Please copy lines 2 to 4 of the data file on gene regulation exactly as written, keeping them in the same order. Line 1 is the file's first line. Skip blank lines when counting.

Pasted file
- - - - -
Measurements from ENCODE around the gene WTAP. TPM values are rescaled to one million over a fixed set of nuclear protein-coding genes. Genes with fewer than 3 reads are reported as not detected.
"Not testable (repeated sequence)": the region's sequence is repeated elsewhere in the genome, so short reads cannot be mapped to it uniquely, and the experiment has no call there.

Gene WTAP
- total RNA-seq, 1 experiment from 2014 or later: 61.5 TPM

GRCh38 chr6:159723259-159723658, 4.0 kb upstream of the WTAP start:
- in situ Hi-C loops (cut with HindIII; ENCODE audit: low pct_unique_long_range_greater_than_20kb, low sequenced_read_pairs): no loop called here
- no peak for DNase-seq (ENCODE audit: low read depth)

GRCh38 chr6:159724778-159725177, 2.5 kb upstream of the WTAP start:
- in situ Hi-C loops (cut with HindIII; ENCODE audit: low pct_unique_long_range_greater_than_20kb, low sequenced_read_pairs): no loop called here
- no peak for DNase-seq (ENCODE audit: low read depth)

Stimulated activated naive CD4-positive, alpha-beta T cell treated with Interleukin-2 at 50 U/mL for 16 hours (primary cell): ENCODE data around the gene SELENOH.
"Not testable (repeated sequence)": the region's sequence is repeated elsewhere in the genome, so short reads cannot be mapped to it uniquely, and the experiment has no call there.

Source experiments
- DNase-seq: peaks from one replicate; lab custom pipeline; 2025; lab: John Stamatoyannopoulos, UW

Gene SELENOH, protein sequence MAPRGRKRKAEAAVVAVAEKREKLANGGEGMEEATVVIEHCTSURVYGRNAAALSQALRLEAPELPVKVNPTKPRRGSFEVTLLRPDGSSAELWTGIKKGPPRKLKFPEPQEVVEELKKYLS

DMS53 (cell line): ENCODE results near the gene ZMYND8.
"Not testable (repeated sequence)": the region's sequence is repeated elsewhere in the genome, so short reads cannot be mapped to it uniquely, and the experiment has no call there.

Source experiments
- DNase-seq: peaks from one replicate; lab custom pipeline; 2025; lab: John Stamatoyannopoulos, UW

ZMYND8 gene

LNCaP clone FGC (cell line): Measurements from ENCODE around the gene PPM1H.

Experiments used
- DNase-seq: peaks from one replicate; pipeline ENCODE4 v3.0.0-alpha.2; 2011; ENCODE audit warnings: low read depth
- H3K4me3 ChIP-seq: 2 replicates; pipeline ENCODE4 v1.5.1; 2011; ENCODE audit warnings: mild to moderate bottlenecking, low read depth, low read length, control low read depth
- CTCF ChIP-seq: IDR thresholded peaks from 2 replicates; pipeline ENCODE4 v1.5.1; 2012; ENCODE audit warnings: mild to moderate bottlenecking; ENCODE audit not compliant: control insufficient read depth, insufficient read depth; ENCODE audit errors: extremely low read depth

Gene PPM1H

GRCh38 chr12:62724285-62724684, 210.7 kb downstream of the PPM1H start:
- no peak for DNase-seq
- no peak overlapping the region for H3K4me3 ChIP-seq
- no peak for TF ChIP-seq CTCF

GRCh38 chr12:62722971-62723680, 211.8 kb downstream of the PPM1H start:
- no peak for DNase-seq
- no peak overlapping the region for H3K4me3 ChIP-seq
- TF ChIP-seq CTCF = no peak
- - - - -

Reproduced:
"Not testable (repeated sequence)": the region's sequence is repeated elsewhere in the genome, so short reads cannot be mapped to it uniquely, and the experiment has no call there.

Gene WTAP
- total RNA-seq, 1 experiment from 2014 or later: 61.5 TPM